Many stories play out simultaneously in a city, and Kim Stanley Robinson points this out.  In fact, we often focus on the “few” people, but in reality, there are many people responsible for the events around us, including social change. It reminds me of the differences between micro-level and macro-level approaches in sociology.  Reality construction requires the day-to-day interactions and meaning construction between individuals.  You don’t get large institutions like banking or politics without individuals. Yet the institutions and large scale-conflicts around us shape those individual actions. The characters actions in New York 2140 impacted the society that they live in; however, other people in the city/nation/world who were not a part of the narrative played a role, too. Kim Stanley Robinson puts it like this in a chapter by “a citizen”:

Note that this flurry of social and legal change did not happen because of Representative Charlotte Armstrong of the Twelfth District of the State of New York. . . Nor was it due to any other single individual. Remember: ease of representation.  It’s always more than what you see, bigger than what you know.

That said, people in this era did do it.  Individuals make history, but it’s also a collective thing, a wave that people ride in their time, a wave made of individual actions.  So ultimately history is another particle/wave duality that no one can parse or understand (603).

I loved this idea.  We’re riding a wave that we’re creating together. In some ways, it indicates a lack of control while also recognizing that we are in control of our individual actions. We can work to improve our communities and enact social change.  But there is a limit in scope of what one person can do alone.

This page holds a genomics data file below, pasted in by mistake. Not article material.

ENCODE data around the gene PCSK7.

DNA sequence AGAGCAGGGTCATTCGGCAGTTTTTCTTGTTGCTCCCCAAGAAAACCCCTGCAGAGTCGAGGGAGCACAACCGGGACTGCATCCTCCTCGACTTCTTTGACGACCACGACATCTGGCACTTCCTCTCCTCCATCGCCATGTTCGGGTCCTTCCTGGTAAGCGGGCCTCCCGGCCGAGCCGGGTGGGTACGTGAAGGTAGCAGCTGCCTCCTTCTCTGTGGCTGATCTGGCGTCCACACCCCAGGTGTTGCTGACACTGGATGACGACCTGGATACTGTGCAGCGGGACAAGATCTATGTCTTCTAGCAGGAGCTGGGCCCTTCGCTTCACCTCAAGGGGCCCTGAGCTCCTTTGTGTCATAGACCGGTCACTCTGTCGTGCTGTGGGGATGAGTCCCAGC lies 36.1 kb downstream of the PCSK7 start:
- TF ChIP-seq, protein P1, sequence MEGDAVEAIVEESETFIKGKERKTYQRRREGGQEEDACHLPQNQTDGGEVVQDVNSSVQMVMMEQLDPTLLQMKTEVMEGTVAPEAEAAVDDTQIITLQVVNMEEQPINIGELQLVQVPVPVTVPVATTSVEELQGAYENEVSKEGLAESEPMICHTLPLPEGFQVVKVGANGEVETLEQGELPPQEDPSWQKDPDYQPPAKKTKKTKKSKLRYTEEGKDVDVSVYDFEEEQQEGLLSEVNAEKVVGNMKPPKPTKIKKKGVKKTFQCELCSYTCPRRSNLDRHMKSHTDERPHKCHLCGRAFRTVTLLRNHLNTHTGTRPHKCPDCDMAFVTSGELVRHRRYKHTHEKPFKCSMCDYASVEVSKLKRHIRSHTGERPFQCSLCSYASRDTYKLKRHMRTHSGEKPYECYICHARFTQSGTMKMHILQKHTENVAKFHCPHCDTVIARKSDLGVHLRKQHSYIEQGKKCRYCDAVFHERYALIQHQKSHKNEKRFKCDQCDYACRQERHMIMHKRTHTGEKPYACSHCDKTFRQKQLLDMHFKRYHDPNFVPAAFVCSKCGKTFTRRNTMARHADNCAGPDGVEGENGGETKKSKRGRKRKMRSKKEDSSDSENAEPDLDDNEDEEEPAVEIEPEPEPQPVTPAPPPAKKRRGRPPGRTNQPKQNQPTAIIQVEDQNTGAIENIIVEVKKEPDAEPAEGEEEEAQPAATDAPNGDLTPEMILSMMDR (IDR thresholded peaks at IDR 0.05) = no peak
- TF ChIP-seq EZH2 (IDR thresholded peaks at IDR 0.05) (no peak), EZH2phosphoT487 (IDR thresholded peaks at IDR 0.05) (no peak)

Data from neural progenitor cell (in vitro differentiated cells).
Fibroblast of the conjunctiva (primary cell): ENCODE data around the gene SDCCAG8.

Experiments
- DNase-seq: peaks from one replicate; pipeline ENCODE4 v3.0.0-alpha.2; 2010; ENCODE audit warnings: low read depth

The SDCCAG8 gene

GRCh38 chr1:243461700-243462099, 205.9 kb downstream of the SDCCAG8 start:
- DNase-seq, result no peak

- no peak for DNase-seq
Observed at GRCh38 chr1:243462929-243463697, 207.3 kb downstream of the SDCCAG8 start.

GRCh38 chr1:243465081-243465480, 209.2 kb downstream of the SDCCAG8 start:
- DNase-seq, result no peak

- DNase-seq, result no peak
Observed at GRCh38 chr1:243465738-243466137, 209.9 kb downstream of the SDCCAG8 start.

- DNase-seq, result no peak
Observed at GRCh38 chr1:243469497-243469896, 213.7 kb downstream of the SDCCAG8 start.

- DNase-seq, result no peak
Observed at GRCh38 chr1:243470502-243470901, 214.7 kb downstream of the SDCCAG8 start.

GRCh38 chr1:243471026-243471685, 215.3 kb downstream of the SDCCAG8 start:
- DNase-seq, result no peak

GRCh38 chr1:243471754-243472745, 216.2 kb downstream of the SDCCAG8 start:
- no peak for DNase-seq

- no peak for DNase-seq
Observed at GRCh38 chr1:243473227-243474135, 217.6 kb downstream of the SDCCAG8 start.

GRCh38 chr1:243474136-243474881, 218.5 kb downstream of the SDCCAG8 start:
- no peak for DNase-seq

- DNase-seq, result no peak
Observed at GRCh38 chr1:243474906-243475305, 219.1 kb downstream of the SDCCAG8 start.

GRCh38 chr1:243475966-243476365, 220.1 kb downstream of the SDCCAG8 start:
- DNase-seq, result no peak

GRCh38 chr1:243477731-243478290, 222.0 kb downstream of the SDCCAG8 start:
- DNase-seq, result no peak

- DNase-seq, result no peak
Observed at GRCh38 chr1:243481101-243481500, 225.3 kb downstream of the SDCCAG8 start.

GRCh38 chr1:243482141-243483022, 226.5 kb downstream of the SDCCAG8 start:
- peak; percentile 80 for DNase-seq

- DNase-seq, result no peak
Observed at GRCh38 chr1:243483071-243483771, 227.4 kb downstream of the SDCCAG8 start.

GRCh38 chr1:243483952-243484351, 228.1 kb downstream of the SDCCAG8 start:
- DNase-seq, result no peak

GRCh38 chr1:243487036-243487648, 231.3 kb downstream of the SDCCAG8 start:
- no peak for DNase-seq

A remaining questions that I have: is “a citizen” actually Franklin Garr, the only first person narrative in the novel? He’s smart and knows a ton about New York due to his work in the beginning of the novel as the creator of the Intertidal Property Pricing Index, and extremely complicated formula “used by millions to orient investments that totaled in the trillions“ (19).  It’d be easy to mistake him for “just a stock broker”, but he has to understand finance, as well as the physics of what’s happening.  He obviously had a great education; however, he is young, wealthy, privileged, selfish and immature. Over time, through his exposure to diversity within his building, though his interactions with the other characters, he grows and becomes more empathetic and thoughtful.  This is a great message because people can change. I’d have to go back and do a longer analysis, but small things make me wonder if he’s also “a citizen” like their love of boating, enthusiastic narrative style and way of “speaking.” ( Of course, this could be a coincidence  since the whole book is about New York being submerged.)

I highly recommend this book, and I hope that it gets nominated for awards next year. Although I haven’t mentioned it, New York 2140 would be educational for readers who might not have taken a sociology class.

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Filed under Book Reviews, capitalism, Science Fiction, Sociology, Writing

“The Goblin Emperor:” An Optimistic Look at Incremental Social Change with Intrigue, Swashbucking, and Airships